B. Substance Use Among Women

Substance use disorders in women tend to be multi-faceted and highly correlated with co-morbid mental health conditions such as depression, anxiety, and eating disorders. Additionally, substance use disorders in women are strongly correlated with childhood personal violence and histories of trauma. Consequences of substance use for women include physical complications, the risk of losing custody of children under their care, and exposure to partner violence. Women develop physiological complications from substance use, especially alcohol, in a shorter time and with lower consumption than men. Additionally, reproductive consequences for pregnant women may include fetal alcohol spectrum disorders, long-term cognitive deficits, low birth weight, or miscarriage.[223].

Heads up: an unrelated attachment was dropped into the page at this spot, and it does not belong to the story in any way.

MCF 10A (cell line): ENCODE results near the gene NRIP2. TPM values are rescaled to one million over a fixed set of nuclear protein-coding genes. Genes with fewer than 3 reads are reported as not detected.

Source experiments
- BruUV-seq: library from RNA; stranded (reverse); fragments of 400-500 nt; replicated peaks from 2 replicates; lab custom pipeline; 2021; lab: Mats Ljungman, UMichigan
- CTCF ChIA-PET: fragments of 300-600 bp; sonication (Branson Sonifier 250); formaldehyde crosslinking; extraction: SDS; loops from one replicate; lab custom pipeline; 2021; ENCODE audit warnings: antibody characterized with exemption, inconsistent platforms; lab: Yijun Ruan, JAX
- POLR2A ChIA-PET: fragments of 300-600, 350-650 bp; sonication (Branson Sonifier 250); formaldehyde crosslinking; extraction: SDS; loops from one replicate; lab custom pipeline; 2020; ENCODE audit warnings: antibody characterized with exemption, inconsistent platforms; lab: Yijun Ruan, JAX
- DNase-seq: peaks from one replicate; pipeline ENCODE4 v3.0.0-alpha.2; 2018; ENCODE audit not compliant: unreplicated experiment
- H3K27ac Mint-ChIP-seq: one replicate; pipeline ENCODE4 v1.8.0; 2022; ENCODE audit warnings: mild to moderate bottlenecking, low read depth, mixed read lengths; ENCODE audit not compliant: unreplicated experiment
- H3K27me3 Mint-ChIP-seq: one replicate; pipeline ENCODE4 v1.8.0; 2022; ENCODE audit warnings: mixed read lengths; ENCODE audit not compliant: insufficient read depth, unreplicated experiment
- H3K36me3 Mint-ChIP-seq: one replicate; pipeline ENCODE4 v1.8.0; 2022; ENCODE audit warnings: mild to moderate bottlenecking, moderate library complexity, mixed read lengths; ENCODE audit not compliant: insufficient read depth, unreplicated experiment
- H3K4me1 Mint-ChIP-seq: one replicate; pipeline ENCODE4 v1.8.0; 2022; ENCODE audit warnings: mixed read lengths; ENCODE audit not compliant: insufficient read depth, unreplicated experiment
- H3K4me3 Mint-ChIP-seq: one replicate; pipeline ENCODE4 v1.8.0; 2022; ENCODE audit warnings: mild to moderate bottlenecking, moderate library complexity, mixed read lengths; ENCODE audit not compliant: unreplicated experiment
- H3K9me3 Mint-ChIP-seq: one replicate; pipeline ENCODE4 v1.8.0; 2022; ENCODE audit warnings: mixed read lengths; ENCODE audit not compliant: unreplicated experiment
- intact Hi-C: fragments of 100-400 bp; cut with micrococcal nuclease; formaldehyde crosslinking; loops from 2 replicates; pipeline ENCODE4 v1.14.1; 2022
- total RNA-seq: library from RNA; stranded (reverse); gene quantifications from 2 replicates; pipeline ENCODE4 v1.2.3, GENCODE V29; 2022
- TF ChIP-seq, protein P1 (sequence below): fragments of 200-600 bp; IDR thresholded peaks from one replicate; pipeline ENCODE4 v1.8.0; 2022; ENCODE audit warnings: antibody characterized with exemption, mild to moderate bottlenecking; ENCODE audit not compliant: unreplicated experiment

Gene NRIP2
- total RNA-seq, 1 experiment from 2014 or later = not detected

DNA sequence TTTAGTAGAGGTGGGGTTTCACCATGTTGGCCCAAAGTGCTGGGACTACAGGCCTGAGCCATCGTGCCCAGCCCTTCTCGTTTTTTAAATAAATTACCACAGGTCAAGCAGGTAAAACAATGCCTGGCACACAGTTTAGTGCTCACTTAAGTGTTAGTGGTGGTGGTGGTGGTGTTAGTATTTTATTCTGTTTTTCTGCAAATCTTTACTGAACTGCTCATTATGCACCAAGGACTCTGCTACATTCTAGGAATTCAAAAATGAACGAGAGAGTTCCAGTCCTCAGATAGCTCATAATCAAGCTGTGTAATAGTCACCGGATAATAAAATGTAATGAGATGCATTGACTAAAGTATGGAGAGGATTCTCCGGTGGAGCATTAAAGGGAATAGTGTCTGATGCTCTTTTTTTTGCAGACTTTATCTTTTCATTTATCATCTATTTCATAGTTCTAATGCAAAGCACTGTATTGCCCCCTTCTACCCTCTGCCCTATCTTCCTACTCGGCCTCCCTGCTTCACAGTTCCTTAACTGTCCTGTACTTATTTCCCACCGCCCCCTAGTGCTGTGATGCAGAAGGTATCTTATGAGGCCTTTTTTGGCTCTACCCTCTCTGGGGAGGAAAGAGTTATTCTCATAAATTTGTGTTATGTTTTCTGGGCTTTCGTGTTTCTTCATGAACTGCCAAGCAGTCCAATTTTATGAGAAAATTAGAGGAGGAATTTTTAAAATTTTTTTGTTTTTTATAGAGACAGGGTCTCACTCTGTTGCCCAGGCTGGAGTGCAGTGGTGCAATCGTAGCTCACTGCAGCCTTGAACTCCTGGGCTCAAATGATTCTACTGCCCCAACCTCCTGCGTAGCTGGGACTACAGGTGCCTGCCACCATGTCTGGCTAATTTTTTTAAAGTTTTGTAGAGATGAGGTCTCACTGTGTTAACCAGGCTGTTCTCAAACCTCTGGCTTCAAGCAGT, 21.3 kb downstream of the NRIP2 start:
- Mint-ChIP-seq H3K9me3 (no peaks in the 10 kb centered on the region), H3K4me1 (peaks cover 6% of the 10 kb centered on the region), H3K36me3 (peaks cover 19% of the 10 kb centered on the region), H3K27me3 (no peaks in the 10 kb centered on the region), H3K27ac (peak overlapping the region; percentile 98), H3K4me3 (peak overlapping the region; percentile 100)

According to a 2009 Substance Abuse and Mental Health Services Administration (SAMHSA) publication, pregnant women may be reluctant to seek prenatal care due to fear of losing custody of the infant or other children. Most mothers who are in substance use disorder treatment feel a strong connection with their children and want to be good mothers. Most of these mothers want to maintain or regain custody of their children and become “caring and competent parents.” Women who believe they have not cared for their children adequately or who believe that they are perceived as having neglected their children carry enormous guilt. Therefore, for many women, maintaining caring relationships with their children is sufficient motivation to keep them in treatment. Unfortunately, they often have inadequate role models in their own lives or lack the information, skills, or economic resources that could make motherhood less difficult.[224]

In its 2018 biennial report, the Texas Maternal Mortality and Morbidity Task Force found that between 2012 - 2015 drug overdose (typically opioids) was the leading cause of maternal mortality for women, typically occurring after 60 days post-partum.[225]